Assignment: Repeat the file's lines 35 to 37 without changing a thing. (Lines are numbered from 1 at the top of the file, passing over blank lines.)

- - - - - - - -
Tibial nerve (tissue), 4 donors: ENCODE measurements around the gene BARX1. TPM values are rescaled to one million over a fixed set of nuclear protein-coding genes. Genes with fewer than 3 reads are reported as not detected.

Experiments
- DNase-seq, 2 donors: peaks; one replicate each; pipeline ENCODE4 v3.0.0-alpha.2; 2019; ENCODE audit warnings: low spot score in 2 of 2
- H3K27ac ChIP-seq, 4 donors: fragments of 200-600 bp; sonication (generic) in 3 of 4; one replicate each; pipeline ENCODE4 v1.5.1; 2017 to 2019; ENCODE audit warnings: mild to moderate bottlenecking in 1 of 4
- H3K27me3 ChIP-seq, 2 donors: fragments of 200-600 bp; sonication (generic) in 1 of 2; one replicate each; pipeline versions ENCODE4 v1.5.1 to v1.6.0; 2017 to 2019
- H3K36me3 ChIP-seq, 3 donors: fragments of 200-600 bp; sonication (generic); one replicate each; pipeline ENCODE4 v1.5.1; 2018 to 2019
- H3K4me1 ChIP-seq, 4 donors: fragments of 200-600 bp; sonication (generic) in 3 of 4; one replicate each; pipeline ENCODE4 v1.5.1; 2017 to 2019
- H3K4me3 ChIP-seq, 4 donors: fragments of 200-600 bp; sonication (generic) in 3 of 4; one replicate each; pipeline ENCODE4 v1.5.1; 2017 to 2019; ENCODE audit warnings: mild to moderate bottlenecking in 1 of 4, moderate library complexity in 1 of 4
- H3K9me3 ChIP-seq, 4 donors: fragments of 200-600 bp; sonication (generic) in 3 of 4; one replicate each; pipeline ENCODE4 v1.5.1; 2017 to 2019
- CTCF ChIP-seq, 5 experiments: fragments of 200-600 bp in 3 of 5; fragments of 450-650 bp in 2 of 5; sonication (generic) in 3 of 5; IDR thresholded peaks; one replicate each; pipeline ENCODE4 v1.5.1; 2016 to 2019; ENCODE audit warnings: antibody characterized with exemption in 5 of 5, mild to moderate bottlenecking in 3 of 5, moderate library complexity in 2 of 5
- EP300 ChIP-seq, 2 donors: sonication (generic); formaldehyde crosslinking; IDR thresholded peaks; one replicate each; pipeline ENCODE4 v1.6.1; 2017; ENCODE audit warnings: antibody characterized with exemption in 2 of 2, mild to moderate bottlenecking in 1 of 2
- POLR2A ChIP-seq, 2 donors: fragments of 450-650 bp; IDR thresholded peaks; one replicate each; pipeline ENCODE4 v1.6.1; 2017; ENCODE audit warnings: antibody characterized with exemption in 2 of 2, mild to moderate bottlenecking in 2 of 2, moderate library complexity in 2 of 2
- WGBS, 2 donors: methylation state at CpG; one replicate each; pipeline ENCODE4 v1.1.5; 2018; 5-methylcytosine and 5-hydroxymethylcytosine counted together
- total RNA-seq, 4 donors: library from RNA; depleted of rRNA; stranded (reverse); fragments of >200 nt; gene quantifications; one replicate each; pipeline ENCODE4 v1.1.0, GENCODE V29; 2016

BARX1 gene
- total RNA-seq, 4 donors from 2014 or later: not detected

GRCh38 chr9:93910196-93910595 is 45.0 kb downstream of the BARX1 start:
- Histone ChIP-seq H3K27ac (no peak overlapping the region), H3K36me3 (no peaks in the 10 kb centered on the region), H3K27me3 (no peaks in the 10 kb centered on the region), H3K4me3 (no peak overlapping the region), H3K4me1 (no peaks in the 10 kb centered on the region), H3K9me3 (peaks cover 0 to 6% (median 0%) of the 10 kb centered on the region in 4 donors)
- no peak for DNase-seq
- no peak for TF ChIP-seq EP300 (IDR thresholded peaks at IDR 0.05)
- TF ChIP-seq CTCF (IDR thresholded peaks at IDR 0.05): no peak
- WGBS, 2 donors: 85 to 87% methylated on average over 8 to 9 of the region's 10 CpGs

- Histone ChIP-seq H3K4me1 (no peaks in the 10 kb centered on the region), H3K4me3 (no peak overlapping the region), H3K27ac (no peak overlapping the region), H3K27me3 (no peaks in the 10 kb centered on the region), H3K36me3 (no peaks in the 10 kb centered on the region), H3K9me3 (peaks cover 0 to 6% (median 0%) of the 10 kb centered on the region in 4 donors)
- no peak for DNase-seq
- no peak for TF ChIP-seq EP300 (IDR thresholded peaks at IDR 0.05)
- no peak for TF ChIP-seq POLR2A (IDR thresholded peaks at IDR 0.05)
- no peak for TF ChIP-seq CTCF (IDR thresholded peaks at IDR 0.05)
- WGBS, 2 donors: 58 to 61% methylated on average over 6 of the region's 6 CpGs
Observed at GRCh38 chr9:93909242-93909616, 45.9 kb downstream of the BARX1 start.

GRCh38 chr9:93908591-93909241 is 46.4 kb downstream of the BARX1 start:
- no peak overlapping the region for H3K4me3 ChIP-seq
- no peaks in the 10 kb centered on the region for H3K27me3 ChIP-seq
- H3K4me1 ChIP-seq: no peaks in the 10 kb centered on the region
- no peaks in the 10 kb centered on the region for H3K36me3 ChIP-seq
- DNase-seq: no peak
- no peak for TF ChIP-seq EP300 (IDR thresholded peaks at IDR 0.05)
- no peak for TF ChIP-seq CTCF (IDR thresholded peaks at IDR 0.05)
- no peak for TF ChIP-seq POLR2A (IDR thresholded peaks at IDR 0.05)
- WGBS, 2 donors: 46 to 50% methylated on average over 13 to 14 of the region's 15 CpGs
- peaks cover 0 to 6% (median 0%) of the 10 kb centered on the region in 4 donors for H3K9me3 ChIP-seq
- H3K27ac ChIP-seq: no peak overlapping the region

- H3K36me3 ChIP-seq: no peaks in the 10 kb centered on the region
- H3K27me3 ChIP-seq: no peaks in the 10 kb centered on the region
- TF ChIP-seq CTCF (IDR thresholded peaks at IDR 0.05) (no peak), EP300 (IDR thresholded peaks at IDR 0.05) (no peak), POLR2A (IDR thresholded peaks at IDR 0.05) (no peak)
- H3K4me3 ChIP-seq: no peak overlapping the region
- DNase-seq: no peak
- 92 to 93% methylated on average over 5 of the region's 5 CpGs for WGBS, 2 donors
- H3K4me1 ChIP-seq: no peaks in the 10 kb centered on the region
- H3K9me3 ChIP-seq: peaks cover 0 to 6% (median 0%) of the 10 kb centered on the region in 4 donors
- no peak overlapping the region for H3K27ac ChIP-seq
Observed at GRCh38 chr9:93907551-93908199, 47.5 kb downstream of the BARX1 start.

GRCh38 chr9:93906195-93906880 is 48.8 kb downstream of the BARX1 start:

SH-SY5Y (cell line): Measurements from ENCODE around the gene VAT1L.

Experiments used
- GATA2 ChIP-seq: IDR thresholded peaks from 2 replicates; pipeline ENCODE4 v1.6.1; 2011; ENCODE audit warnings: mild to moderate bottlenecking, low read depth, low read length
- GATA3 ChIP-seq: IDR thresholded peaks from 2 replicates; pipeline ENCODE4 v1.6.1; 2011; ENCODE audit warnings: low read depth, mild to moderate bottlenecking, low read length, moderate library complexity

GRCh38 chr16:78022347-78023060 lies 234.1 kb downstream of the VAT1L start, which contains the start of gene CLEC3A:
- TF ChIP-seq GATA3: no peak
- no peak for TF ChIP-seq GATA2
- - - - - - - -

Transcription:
- DNase-seq: no peak
- no peak for TF ChIP-seq EP300 (IDR thresholded peaks at IDR 0.05)
- no peak for TF ChIP-seq CTCF (IDR thresholded peaks at IDR 0.05)